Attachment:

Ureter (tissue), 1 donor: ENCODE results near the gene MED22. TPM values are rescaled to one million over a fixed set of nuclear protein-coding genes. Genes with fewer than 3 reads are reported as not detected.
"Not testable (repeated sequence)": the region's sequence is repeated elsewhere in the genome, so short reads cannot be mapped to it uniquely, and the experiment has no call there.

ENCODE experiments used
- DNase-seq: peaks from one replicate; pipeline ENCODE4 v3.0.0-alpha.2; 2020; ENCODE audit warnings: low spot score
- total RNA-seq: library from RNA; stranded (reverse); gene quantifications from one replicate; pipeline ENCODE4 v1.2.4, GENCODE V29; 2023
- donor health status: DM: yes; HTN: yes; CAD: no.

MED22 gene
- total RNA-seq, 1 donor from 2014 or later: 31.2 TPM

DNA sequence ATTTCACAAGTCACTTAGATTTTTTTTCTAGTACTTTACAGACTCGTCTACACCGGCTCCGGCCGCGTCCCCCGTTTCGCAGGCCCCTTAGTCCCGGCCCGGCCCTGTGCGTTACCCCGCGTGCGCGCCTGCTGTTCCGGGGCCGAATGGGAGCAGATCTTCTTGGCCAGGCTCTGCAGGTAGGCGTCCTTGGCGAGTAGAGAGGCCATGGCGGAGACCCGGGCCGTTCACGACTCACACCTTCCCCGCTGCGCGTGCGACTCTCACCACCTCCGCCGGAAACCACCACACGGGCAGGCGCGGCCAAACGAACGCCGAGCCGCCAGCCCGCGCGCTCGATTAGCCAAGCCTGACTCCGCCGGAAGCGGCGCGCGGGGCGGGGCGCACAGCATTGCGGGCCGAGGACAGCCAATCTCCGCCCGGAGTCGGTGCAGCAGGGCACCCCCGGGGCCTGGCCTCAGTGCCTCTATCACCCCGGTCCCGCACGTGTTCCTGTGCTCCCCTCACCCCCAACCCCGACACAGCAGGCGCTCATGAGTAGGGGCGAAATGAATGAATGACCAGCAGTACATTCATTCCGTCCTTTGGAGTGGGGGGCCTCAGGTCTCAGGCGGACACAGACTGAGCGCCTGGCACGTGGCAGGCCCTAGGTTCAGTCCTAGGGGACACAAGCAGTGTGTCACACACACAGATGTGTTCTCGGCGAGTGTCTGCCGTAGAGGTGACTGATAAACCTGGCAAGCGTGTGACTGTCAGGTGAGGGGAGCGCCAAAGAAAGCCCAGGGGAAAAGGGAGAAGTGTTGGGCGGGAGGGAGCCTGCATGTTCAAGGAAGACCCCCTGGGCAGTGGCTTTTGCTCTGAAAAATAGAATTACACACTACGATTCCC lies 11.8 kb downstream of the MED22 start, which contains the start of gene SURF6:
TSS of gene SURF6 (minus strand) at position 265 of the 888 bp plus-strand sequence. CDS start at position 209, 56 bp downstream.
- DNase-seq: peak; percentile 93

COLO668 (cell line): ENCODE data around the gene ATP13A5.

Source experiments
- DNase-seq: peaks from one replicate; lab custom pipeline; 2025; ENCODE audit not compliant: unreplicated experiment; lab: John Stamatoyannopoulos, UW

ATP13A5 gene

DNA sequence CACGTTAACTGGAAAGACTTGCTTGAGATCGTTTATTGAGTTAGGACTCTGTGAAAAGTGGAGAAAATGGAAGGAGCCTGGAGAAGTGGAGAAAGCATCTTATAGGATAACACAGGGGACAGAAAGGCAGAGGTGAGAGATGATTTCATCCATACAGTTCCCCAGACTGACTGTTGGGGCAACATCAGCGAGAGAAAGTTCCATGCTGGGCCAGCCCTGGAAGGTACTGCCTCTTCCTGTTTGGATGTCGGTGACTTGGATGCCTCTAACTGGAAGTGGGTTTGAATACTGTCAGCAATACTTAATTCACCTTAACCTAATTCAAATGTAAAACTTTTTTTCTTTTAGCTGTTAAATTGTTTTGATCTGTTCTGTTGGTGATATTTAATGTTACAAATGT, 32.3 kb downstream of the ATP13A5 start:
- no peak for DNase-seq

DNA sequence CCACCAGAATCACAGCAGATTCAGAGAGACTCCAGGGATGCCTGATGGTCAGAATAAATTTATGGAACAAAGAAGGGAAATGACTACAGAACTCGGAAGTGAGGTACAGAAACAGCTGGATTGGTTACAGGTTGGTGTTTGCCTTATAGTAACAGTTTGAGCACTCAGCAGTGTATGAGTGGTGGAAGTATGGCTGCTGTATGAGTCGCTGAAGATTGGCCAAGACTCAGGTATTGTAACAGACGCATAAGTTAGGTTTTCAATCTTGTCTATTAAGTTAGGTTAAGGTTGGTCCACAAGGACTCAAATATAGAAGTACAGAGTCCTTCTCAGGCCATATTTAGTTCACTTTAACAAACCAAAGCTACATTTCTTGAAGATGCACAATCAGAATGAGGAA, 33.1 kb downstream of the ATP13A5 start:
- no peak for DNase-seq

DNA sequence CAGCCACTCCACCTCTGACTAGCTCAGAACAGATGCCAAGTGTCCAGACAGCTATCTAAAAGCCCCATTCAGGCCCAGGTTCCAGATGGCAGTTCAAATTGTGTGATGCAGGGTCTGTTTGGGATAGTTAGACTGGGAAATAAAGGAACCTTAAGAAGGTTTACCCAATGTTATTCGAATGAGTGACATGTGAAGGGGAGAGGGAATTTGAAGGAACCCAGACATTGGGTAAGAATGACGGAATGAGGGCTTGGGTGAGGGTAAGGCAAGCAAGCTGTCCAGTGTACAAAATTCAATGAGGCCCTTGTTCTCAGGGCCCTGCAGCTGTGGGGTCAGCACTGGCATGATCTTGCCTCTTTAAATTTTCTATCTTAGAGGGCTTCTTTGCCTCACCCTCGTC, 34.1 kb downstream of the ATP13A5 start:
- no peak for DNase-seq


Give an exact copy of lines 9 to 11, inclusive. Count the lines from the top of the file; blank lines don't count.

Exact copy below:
DNA sequence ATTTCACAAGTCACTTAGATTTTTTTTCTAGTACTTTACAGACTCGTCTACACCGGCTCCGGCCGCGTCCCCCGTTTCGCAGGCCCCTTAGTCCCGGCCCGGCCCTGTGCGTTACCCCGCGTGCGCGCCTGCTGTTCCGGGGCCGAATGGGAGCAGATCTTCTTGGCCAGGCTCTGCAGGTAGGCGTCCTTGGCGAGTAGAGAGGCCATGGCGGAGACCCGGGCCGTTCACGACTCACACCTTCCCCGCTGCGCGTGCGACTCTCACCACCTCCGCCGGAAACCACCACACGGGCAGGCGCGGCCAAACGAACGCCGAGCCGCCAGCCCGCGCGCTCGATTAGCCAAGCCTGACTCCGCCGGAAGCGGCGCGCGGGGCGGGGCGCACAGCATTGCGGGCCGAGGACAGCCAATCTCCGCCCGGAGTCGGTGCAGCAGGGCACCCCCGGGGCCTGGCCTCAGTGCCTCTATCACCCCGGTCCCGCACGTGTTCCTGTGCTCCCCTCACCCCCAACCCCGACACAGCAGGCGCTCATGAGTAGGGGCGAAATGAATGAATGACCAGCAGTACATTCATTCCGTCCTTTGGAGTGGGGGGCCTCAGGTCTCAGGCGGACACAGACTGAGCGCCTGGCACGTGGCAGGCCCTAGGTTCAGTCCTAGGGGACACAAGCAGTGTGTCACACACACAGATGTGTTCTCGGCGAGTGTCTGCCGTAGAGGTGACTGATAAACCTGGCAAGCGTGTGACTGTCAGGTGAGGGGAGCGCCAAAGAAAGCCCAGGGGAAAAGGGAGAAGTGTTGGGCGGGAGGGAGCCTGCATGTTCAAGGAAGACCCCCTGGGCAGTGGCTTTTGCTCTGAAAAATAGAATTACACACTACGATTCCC lies 11.8 kb downstream of the MED22 start, which contains the start of gene SURF6:
TSS of gene SURF6 (minus strand) at position 265 of the 888 bp plus-strand sequence. CDS start at position 209, 56 bp downstream.
- DNase-seq: peak; percentile 93